Candice, I’ve read that you were first kind of exposed to this music, and the Renaissance world, through Ritchie. From contributing to Rainbow to the lyrics you write, your vocals and the multiple instruments you play in Blackmore's Night, what's it been like for you carving out the musical niche you have alongside Ritchie over all these years?
CANDICE NIGHT: I always feel as if each step of the incarnations of music we do have been a completely natural evolution.
When I first started writing lyrics for the songs Ritchie created for Rainbow, it was because I loved to write and they needed a lyricist for that album. I hadn't written professionally in the music world before. But when I started doing that, I needed to be in the studio they were recording in. So when Ritchie had free time and the other guys were doing their tracks, Ritchie and I would sit by a fireplace, watch the snow come down and write acoustic music just for ourselves - in our own realm, without thinking anyone would ever hear it. It was an escape from the music industry and the stress and pressures that came with that world. Eventually, when our friends heard those songs, they told us if we had them on an album, they would buy them!
At that point, those songs became our first release Shadow of the Moon. We then toured with the music but realized we needed more upbeat songs to incorporate into the stage shows - so Under A Violet Moon was created. That got our fans singing along and participating. By the time we got to Fires At Midnight, I started playing shawms, and some other medieval, double reed woodwind instruments, and Ritchie wanted to incorporate more electric guitar. So those songs reflected that step. Ghost of a Rose was more orchestral.
Each album is a perfect snapshot in time as to where we were in our lives personally and creatively and where the music was leading us. We never lead the music; it pulls us in its own direction and we just try to channel it.
Ritchie, I’ve heard you say that you were a big fan of pop music, acknowledging that it wasn’t necessarily a popular idea to convey early on as a rock guitarist. How does the pop fan in you and the classically trained guitarist in you kind of come together to inform Blackmore’s Night?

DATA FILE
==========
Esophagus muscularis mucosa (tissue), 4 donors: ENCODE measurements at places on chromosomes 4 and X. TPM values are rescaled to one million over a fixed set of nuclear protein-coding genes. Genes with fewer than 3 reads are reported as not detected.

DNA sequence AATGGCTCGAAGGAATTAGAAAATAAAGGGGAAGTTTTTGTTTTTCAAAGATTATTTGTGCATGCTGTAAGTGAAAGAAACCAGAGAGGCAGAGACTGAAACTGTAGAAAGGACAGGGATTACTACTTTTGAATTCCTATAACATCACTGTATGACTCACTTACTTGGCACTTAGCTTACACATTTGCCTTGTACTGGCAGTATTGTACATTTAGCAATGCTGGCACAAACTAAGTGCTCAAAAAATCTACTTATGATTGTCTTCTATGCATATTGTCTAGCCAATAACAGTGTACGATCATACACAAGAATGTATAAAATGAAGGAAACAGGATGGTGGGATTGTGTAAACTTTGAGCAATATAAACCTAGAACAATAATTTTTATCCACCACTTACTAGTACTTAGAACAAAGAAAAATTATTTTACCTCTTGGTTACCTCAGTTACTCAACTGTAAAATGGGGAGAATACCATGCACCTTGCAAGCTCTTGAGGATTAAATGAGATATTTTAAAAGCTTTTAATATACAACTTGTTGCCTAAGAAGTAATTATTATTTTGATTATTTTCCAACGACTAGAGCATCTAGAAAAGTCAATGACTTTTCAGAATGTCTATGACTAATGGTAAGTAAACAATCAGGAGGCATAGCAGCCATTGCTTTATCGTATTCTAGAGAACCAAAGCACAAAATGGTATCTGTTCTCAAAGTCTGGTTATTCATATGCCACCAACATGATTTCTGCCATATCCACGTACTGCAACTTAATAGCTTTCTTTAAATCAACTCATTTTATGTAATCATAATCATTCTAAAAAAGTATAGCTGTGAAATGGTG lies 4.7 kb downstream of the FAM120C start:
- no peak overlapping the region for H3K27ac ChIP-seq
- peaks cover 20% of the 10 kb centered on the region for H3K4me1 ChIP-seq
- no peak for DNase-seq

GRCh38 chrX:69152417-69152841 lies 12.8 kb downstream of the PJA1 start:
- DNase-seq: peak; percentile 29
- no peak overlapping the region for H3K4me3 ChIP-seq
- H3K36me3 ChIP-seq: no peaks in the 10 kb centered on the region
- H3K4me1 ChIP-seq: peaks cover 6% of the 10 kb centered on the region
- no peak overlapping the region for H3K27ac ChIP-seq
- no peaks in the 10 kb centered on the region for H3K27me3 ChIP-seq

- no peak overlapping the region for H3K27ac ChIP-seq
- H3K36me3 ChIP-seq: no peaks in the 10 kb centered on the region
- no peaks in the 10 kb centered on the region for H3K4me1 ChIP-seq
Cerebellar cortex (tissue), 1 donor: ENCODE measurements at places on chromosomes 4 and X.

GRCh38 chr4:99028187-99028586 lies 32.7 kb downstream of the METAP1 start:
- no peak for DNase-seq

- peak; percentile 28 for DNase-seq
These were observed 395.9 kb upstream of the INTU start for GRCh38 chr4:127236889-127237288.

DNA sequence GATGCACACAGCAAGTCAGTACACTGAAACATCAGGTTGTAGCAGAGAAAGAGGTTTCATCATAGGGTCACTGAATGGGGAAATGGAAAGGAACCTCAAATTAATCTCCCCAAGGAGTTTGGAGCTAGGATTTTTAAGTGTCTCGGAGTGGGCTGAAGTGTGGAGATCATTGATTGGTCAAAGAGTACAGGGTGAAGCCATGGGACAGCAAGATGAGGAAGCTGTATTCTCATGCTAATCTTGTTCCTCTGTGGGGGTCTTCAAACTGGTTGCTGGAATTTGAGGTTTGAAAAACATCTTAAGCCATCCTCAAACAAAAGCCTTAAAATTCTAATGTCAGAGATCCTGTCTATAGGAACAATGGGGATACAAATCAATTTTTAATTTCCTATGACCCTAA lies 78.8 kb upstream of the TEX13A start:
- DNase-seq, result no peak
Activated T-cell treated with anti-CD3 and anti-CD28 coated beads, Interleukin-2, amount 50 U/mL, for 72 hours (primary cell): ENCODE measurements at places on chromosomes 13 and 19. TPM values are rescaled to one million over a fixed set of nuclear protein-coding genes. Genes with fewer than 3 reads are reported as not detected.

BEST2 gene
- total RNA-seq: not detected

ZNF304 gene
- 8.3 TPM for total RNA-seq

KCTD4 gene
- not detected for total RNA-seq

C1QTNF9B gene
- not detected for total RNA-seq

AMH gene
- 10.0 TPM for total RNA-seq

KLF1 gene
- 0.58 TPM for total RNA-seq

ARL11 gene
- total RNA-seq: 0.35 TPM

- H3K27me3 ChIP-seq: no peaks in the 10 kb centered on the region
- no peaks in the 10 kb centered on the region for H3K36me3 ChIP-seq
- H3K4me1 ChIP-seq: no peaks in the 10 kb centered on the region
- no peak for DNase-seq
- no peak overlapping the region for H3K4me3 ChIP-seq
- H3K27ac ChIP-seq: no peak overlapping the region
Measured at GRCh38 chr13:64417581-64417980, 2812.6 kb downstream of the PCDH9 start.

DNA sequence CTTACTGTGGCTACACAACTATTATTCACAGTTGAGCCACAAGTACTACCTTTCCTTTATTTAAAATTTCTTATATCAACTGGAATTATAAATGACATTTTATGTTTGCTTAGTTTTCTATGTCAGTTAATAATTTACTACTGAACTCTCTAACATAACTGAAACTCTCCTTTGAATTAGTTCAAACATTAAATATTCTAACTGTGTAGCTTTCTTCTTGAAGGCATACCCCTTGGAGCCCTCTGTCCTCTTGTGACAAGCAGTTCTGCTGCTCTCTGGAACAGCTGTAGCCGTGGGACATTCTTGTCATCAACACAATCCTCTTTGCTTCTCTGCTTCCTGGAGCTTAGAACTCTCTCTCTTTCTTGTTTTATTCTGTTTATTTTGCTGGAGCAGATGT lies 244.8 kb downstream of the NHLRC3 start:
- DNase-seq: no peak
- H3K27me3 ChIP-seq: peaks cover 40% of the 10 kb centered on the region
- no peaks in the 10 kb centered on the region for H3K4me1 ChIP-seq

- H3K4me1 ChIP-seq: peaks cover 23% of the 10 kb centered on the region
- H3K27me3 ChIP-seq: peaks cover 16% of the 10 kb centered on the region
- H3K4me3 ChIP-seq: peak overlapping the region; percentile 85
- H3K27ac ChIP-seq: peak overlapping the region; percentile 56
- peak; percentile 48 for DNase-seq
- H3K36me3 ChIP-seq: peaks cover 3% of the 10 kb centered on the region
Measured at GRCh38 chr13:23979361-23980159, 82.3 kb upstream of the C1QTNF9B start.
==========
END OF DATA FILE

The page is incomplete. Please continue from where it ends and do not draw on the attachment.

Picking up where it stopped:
RITCHIE: I would listen very much to heavily melodic, classically infused pop bands like Abba or other bands that have classical themes incorporated in their music like Jethro Tull.
In Blackmore's Night, we play very melodic music with various themes from many different resources. We enjoy the freedom and creativity of being able to be inspired by music from the 1500s and add new instrumentation and lyrics. But we're also able to play Joan Baez , Uriah Heep or Sonny and Cher covers.
We can pick and choose from a vast selection of material.
BERLIN, GERMANY - AUGUST 26: Candice Night and Ritchie Blackmore (L-R) of Blackmore's Night perform live during a concert at the Admiralspalast on August 26, 2014 in Berlin, Germany. (Photo by Frank Hoensch/Redferns via Getty Images)
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How important has it been historically for you guys to create in Blackmore’s Night a musical experience that is incapable of being pigeonholed which allows you to follow your collective muse at all times?
RITCHIE: When we put the concept of Blackmore's Night together, we knew that it would probably never get played on the radio. But we didn't care because we just wanted to play our kind of music. We didn't care about playing to thousands of people - but we wanted to play to a hundred. It was so refreshing - a breath of fresh air compared to what I was used to before.
We have a record coming out [March 12] called Nature’s Light. This music is still challenging: to be playing arrangements where we have me playing mandolas, nickleharps and hurdy gurdys, and Candice playing shawms. In the old days, it was easy with guitar, bass, drums, keyboards and everyone did their part. It is tricky to know when to play a rauschpfeife and a guitar and sometimes a synthesizer, and how it balances out.
CANDICE: I think Blackmore's Night is just a true reflection of our creative process. We don't follow trends or fashions. We brave our own path through the woods. And when we look behind us, we find that others are following along and enjoying the journey. The music we create is a very personal process for us. It’s not based on commercial success. Perhaps because of that, we have a very strong grassroots following that is very loyal and grows vastly each year worldwide.
We always wanted to keep the shows small so we could maintain an intimate connection with the fans - as if you were at a party at our own home. We're able to take requests from fans and include the audience in our concerts. We connect with the independent thinkers that aren't impressed with repetitive play on major radio stations who just appreciate discovering new music themselves and sharing it with friends and family.